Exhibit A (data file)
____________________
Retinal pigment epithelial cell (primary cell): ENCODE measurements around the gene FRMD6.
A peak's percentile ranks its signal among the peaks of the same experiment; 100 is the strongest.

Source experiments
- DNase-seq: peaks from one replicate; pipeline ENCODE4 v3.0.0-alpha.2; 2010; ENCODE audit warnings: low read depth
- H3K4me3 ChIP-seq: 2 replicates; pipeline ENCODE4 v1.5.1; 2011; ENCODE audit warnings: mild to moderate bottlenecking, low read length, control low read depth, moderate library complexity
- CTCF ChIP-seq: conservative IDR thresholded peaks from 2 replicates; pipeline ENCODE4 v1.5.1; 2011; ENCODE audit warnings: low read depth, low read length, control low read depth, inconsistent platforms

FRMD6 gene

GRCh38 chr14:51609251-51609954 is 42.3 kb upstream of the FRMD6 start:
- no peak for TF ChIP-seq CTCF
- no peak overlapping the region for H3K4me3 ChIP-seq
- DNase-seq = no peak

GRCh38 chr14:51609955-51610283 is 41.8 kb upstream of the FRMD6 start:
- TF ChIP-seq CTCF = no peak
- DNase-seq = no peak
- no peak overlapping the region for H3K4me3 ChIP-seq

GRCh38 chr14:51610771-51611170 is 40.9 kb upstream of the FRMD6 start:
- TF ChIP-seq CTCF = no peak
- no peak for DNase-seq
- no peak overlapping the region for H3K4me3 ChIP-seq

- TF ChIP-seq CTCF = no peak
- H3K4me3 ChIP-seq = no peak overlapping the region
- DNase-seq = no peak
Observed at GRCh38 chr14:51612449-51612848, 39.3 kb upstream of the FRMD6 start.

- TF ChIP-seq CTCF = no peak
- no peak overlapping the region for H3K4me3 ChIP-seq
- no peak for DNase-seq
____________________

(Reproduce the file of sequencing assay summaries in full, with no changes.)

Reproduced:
Retinal pigment epithelial cell (primary cell): ENCODE measurements around the gene FRMD6.
A peak's percentile ranks its signal among the peaks of the same experiment; 100 is the strongest.

Source experiments
- DNase-seq: peaks from one replicate; pipeline ENCODE4 v3.0.0-alpha.2; 2010; ENCODE audit warnings: low read depth
- H3K4me3 ChIP-seq: 2 replicates; pipeline ENCODE4 v1.5.1; 2011; ENCODE audit warnings: mild to moderate bottlenecking, low read length, control low read depth, moderate library complexity
- CTCF ChIP-seq: conservative IDR thresholded peaks from 2 replicates; pipeline ENCODE4 v1.5.1; 2011; ENCODE audit warnings: low read depth, low read length, control low read depth, inconsistent platforms

FRMD6 gene

GRCh38 chr14:51609251-51609954 is 42.3 kb upstream of the FRMD6 start:
- no peak for TF ChIP-seq CTCF
- no peak overlapping the region for H3K4me3 ChIP-seq
- DNase-seq = no peak

GRCh38 chr14:51609955-51610283 is 41.8 kb upstream of the FRMD6 start:
- TF ChIP-seq CTCF = no peak
- DNase-seq = no peak
- no peak overlapping the region for H3K4me3 ChIP-seq

GRCh38 chr14:51610771-51611170 is 40.9 kb upstream of the FRMD6 start:
- TF ChIP-seq CTCF = no peak
- no peak for DNase-seq
- no peak overlapping the region for H3K4me3 ChIP-seq

- TF ChIP-seq CTCF = no peak
- H3K4me3 ChIP-seq = no peak overlapping the region
- DNase-seq = no peak
Observed at GRCh38 chr14:51612449-51612848, 39.3 kb upstream of the FRMD6 start.

- TF ChIP-seq CTCF = no peak
- no peak overlapping the region for H3K4me3 ChIP-seq
- no peak for DNase-seq